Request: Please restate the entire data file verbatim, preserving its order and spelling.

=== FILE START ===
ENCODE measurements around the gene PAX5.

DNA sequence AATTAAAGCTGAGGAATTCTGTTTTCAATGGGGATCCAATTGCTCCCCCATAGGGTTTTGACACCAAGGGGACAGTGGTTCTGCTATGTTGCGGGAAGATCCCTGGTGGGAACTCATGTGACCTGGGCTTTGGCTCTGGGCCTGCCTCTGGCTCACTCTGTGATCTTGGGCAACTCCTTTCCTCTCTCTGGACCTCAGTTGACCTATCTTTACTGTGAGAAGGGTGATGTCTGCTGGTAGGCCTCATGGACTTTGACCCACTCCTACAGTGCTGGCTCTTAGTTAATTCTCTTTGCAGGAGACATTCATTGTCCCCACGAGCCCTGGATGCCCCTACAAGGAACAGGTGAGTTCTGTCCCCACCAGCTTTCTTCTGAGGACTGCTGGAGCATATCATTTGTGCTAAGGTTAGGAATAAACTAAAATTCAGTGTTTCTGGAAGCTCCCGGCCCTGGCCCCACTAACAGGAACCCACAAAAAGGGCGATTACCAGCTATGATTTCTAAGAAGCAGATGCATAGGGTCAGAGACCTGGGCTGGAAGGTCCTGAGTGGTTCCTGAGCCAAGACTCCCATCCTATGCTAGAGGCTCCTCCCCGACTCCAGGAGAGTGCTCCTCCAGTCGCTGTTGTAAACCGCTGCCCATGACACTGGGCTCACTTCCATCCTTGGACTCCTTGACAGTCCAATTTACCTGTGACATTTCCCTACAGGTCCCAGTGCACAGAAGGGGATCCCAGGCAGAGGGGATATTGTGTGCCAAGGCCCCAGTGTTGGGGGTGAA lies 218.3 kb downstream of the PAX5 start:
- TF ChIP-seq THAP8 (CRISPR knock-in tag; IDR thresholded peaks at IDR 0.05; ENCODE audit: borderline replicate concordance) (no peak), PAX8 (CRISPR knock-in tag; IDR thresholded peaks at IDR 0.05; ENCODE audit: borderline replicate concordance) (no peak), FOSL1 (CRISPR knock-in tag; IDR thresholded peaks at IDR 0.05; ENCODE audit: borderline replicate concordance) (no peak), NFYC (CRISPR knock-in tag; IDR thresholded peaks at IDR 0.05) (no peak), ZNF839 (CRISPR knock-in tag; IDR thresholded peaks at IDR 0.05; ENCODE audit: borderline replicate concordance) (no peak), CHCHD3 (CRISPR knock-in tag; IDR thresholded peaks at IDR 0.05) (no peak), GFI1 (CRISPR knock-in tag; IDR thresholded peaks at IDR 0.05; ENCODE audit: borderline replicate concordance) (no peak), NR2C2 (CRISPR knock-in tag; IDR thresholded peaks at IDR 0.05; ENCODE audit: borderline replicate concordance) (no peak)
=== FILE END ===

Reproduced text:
ENCODE measurements around the gene PAX5.

DNA sequence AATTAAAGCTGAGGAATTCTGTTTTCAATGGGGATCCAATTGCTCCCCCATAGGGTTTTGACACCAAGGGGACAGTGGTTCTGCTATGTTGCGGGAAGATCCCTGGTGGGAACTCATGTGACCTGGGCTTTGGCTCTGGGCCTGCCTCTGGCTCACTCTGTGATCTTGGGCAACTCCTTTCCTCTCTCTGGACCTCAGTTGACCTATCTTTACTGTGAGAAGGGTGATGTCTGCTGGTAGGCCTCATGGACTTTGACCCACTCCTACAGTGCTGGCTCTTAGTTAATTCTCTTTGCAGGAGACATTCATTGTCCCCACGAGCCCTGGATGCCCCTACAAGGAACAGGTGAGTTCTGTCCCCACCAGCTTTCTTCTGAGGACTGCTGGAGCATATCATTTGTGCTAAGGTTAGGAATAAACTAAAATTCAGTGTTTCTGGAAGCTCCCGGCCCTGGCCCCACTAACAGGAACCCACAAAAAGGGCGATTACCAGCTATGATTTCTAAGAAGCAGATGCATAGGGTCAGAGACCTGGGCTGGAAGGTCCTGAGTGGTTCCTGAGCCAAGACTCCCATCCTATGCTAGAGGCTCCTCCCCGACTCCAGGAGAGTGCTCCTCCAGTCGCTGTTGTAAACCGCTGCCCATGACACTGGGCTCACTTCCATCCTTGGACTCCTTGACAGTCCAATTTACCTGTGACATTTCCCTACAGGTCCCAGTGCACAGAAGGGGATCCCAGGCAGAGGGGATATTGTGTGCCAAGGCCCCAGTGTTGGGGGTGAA lies 218.3 kb downstream of the PAX5 start:
- TF ChIP-seq THAP8 (CRISPR knock-in tag; IDR thresholded peaks at IDR 0.05; ENCODE audit: borderline replicate concordance) (no peak), PAX8 (CRISPR knock-in tag; IDR thresholded peaks at IDR 0.05; ENCODE audit: borderline replicate concordance) (no peak), FOSL1 (CRISPR knock-in tag; IDR thresholded peaks at IDR 0.05; ENCODE audit: borderline replicate concordance) (no peak), NFYC (CRISPR knock-in tag; IDR thresholded peaks at IDR 0.05) (no peak), ZNF839 (CRISPR knock-in tag; IDR thresholded peaks at IDR 0.05; ENCODE audit: borderline replicate concordance) (no peak), CHCHD3 (CRISPR knock-in tag; IDR thresholded peaks at IDR 0.05) (no peak), GFI1 (CRISPR knock-in tag; IDR thresholded peaks at IDR 0.05; ENCODE audit: borderline replicate concordance) (no peak), NR2C2 (CRISPR knock-in tag; IDR thresholded peaks at IDR 0.05; ENCODE audit: borderline replicate concordance) (no peak)